NHL Column: Keep the chaos coming


Nashville Predators’ Austin Watson (51) taps goaltender Pekka Rinne, right, on the shoulder as they stand by the bench following their 2-1 overtime loss to the Dallas Stars in Game 6 of an NHL hockey first-round playoff series in Dallas, Monday, April 22, 2019. (AP Photo/Tony Gutierrez)

One after another, division winners in the NHL continue to fall like dominoes. The mighty Tampa Bay Lightning, Nashville Predators and Calgary Flames, each winners of their respective divisions, floundered in their playoff series against wild card teams. These supposed Cup contenders crushed the dreams of their fans, who built up hope and belief over the past eight months.

The Wild Card winners, the Columbus Blue Jackets, Dallas Stars and Colorado Avalanche, took care of their opponents seamlessly. The Jackets swept Tampa Bay. Colorado only needed five games to extinguish the Flames and the Stars finished Nashville in just six. Not a single one of these surprising franchises needed even seven games to move past the heavy favorites.

Of course, in hockey, unpredictability is to be expected, but the 2019 Stanley Cup playoffs have brought pure insanity in a way never before experienced by the game. Just a year ago, each one seed took care of business in the opening round, and only a single one seed did not advance to the Conference Final. That one team was the Nashville Predators, who were defeated by the Winnipeg Jets in the second round. This was a far cry from an upset, as the Jets were a powerful two seed evenly matched with Nashville.

But it does remind us that the Predators, since bursting onto the Cup spectrum in 2017, have not met expectations. For the second consecutive year, they have failed to even reach the third round of the playoffs. Ironically, in 2017, when they made their run to the Stanley Cup Final, they were a wild card team. Back then, they were the ones taking care of the upsets, as they swept the first place Chicago Blackhawks in the first round to ignite their run. That year, everybody fell in love with the Predators, who previously had been a mostly irrelevant team. The city exploded in hockey fandom in congruence with their newfound success.

They came up just short of a championship, falling to the Pittsburgh Penguins in the Stanley Cup Final. But the run created expectations for a Championship that the organization has yet to meet. Although they have continued their regular season dominance, they have been unable to produce during crunch time.

Similarly, the Lightning have owned the regular season over the past few years, but a Stanley cup remains elusive to them. While teams always want to achieve the best season record possible, sometimes getting into one of those final playoff spots can prove advantageous. Usually, these teams have been playing playoff like games for about a month already once the actual postseason begins. Teams who clinch weeks before the end of the season, on the other hand, can afford to play lackadaisical at the end of the year.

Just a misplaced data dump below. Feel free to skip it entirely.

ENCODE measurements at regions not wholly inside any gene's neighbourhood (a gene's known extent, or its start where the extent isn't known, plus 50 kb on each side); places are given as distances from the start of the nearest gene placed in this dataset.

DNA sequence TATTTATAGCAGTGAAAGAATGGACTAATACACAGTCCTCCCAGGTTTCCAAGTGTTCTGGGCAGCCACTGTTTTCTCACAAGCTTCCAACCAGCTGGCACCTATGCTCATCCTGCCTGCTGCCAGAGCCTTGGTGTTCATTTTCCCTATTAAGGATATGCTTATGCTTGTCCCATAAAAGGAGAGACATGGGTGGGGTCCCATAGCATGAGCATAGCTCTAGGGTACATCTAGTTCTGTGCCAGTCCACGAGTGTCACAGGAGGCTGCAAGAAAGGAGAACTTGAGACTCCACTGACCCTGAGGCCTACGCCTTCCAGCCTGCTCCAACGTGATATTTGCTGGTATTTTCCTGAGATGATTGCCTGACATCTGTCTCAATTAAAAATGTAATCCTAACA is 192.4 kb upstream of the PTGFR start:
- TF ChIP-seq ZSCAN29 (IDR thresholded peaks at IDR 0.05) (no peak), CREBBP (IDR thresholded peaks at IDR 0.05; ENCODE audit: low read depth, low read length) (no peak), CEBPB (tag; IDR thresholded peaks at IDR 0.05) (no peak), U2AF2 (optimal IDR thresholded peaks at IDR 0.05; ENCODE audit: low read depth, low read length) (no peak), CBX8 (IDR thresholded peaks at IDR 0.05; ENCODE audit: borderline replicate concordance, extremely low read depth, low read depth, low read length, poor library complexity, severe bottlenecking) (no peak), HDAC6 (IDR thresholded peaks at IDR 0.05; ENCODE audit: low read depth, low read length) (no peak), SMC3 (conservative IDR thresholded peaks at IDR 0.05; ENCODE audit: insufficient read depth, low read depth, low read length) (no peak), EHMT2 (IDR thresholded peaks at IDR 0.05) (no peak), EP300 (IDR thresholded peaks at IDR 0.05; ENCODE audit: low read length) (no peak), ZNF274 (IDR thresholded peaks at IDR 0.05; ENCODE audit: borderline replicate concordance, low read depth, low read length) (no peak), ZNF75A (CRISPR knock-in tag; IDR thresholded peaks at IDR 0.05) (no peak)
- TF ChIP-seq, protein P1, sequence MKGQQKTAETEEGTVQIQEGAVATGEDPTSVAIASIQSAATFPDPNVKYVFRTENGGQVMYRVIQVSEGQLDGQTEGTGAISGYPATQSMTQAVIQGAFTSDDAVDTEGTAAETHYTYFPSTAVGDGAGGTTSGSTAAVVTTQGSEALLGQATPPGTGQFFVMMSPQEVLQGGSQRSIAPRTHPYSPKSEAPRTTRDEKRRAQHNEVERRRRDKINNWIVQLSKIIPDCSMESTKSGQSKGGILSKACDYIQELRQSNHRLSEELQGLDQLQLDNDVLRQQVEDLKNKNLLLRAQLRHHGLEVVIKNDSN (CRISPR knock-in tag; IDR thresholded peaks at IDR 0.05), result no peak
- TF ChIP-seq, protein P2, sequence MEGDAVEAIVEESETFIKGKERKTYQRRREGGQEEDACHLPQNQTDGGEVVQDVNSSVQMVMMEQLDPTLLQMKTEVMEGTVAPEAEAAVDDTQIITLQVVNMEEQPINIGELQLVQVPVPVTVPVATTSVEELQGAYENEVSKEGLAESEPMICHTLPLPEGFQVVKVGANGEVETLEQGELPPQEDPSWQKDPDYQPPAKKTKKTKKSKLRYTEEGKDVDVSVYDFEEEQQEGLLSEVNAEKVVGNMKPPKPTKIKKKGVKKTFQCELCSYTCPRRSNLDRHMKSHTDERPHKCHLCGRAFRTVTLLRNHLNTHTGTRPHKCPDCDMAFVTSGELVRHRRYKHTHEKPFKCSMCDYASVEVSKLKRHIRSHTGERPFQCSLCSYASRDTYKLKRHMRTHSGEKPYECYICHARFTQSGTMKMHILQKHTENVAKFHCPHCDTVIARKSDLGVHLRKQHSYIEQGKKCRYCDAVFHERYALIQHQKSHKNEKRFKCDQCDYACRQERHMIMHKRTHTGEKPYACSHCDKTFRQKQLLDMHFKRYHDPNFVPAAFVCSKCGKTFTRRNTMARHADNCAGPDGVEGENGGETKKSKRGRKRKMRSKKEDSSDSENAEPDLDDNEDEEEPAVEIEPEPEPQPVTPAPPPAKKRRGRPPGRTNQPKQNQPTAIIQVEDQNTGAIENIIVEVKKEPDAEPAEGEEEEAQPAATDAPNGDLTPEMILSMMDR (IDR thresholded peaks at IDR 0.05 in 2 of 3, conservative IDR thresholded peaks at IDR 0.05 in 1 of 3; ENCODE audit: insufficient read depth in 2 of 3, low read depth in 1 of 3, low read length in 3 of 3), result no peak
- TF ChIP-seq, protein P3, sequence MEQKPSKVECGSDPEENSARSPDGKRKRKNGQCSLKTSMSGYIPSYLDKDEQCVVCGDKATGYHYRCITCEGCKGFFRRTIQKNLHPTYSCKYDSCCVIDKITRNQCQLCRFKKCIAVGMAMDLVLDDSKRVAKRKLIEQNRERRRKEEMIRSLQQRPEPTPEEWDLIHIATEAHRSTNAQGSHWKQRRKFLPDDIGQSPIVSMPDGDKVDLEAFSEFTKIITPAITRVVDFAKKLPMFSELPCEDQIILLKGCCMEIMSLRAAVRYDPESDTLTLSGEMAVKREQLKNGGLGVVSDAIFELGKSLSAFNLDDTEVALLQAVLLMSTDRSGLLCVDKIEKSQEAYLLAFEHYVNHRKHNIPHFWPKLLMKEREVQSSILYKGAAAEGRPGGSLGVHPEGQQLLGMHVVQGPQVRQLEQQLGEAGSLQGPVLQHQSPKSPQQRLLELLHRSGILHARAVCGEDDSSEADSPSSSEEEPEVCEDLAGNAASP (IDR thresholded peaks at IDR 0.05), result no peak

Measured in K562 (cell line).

The meaningful games that the Blue Jackets, Stars, and Avalanche played down the stretch helped prepare them for the intensity of the playoffs. And in a series against top caliber teams, they could play loose and without pressure.

While the upsets have been crazy in this young playoff season, they have not even been the most chaotic part of the Quarter Final round. The first round featured three game sevens, which matched the total from the entire postseason last year. On Wednesday night, the Carolina Hurricanes looked to become the fourth and final wild card team to defeat a one seed, taking on the defending champion Washington Capitals.

The Toronto Maple Leafs continued their playoff struggles against the Boston Bruins, as they fell in seven games after holding a 3-2 series lead. The biggest comeback came for the San Jose Sharks, who were in 3-1 hole against the Vegas Golden Knights. In completing their surge, one unthinkable moment came after another.

In Game 6, the Sharks scored a shorthanded goal in double overtime to send the series back home for Game 7. In this final, decisive game, San Jose found themselves down 3-0 halfway through the third period. The Golden Knights then took a five minute major penalty, in which Joe Pavelski suffered a head injury. The Sharks ensued to score four goals on the power play to take 4-3 lead. Although Vegas tied it in the final minute of regulation, the unlikeliest of heroes, Barclay Goodrow scored in overtime for the Sharks, thus eliminating Vegas.

And with that, the chaos is over, as the first round of the Stanley Cup Playoffs is complete. But the break will be short, and soon the chaos will return with four fresh series.

Dylan Barrett is a campus correspondent for The Daily Campus.  He can be reached via email at dylan.barrett@uconn.edu.

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